Keeping Weight on Your Bird Dog


When we’re not in the field, my dogs get fed premium dog food twice a day. Normally I don’t even need a clock in the house because they start getting antsy when meal times near. I think this is why it’s so confounding that when we go hunting their interest in food is trumped by their will to hunt. The dedication to birds is admirable. But we hunt hard and often for extended periods of time, so if the dogs don’t eat it impacts their energy level.

Last season when we embarked on our epic 90-day bird hunt across seven states Wyatt was a two-year-old 68 pound lab. When we rolled back into town at the conclusion of the trip he weighed 55 pounds. The weight loss was after free feeding him as much as he would consume and trying all kinds of foods and treats to increase his calorie intake. I tried anything and everything to stimulate his appetite yet he still managed to drop 20% of his body weight during the hunt.

I started doing research in the off-season to figure out how I could better serve the nutrition needs of the dogs when we are afield. There are opinions everywhere with varied and opposing suggestions. Instead of relying on other’s speculation I elected to take a common sense approach based on my own experience.

When we began the hunt this season in Nevada, I tried experimenting with feeding Wyatt at different times of day.  Normal off-season feeding times are once at first light and once around 6 PM.  The issue with feeding at first light when hunting is that he’s so charged up to get in the field that he has very little interest in eating.  And the normal evening feeding time often comes right on the heels of sunset and just as we’re wrapping up hunting. By then Wyatt is so warped from exercising all day that hunger again takes a backseat.

What I found with trying different schedules is that if I made the first hunt of the day somewhat brief, all that nervous energy would be gone and Wyatt would be more willing to eat a full meal at mid-morning. And at the conclusion of the day, if I allowed him to rest and wind down first and move back his feeding time, again he was more likely to eat.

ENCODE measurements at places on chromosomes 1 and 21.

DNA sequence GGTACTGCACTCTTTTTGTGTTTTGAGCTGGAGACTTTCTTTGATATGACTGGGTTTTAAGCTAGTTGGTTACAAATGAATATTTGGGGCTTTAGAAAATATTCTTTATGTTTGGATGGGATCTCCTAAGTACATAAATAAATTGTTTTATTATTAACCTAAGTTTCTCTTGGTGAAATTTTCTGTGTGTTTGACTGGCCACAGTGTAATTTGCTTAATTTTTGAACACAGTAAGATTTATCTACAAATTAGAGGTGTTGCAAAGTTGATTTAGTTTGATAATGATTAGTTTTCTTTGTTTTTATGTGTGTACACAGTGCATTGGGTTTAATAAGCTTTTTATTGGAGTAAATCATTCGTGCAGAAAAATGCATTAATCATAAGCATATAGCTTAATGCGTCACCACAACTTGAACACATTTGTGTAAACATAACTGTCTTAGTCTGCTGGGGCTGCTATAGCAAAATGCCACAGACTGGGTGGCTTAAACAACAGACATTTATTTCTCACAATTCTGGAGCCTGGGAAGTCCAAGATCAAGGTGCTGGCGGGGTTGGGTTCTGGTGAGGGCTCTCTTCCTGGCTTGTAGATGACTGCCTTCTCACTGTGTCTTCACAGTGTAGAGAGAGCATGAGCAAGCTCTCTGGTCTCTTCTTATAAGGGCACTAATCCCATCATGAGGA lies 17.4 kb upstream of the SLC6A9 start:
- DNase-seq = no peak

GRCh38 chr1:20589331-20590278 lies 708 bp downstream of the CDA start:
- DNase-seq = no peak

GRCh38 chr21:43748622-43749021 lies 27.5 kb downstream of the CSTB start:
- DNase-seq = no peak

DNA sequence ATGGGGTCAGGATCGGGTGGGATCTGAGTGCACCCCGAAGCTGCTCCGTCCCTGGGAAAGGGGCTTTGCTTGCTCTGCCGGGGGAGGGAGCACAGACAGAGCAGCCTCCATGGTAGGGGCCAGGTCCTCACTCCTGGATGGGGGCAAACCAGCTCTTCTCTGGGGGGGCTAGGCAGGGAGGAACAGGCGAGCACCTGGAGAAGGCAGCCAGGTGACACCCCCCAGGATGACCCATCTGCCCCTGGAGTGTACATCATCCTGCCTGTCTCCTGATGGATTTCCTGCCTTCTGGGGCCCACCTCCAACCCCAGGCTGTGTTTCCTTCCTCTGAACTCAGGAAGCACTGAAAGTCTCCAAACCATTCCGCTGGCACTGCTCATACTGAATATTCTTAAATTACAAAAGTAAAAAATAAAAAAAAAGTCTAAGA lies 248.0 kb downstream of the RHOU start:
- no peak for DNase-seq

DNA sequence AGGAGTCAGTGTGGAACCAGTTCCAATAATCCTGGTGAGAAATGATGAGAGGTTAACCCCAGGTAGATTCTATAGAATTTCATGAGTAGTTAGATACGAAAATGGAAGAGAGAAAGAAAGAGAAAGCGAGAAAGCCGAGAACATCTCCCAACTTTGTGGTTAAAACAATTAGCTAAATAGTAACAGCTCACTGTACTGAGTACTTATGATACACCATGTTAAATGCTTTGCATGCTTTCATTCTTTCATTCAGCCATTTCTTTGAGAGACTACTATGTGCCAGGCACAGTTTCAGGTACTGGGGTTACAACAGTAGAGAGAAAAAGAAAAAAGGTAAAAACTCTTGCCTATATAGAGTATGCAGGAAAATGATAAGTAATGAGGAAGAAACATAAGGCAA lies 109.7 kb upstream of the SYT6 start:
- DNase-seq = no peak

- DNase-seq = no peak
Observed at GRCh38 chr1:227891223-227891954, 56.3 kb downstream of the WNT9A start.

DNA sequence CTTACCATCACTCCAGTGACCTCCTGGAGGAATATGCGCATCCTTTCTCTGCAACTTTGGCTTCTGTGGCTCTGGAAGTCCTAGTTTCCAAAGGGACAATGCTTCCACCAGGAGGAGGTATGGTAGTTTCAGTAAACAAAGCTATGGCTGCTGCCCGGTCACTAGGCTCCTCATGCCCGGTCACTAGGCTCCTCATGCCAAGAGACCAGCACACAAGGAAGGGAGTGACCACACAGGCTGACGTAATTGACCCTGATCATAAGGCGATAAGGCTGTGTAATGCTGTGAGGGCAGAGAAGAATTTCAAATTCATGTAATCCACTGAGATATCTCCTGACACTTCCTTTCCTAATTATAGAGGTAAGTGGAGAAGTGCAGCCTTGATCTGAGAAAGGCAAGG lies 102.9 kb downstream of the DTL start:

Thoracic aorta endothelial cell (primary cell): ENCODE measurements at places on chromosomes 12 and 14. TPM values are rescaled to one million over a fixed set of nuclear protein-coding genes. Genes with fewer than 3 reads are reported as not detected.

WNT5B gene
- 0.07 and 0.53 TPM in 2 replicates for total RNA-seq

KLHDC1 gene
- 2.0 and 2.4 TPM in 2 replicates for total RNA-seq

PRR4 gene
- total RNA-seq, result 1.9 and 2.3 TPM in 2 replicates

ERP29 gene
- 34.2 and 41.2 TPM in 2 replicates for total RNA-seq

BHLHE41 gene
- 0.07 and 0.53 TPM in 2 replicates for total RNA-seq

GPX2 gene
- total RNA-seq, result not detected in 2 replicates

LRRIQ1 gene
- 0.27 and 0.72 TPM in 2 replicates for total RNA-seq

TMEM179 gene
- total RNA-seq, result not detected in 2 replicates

But even with an improved schedule, getting him to consume enough food to replace the calories used was difficult. In the off-season his diet consists of about four cups per day, and he maintains a healthy weight. When hunting he needs about double that. The average premium dog food contains around 400 calories per cup. It’s tough enough to get him to eat four cups per day while hunting, but impossible to make him eat the eight cups and 3,000+ calories per day that I estimate he’s using while working.  Metabolic rate equations are all over the internet which can help you determine the metabolic energy rate of your dog, but this site has a nifty calculator and all you need to know is the dog’s weight and it does the rest of the work for you.

Knowing that I can only get Wyatt to consume a maximum of six cups per day while hunting means our normal dog food will only replace 2,400 calories. Therefore I knew I needed an alternative to “normal” food so I began researching high calorie dietary supplements.  That’s how I came across Blackwood ExPro; It’s a super premium food made with quality ingredients that has 545 calories per cup which is 36% more than our everyday food. Supplementing with ExPro allows me to replace more of the calories that Wyatt was using without doubling the amount he had to eat. And because we mix it with his normal daily food it minimizes the risk of upsetting his digestive system.

This year after returning from the largest part of our upland season I took Wyatt to the vet to update some vaccines. He weighed in at 64 pounds. Our new feeding system obviously works. Now we’ve instituted the new schedule for Rio as well with great success, though she’s a younger dog and extremely active so her resting metabolic rate is fairly high. I’ve adjusted quantities to account for her estimated calorie use too.

I encourage you to experiment with feeding time and foods to find the equation that works best for your dogs. Once you know how many calories they use per day you can work backwards to try and get the best consumption that matches that output. Better energy levels will surely improve the dog’s performance over the course of the season and should improve your hunting success as well.

You can order Blackwood ExPro online if you’d like to benefit from the results we’ve found over the course of the season.

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  • Good info! As you know, Wesson will not even look at his food if he thinks we are going hunting. I’ll have to try your plan and see if it will work for him.

  • Great article. I’ve been dealing with quite similar issues. My boys don’t even want to eat in the morning if there’s a chance the gun comes out. Not wanting to hunt them on a full stomach compounds the problem. I like your altered feeding schedule and will check out Backwood.

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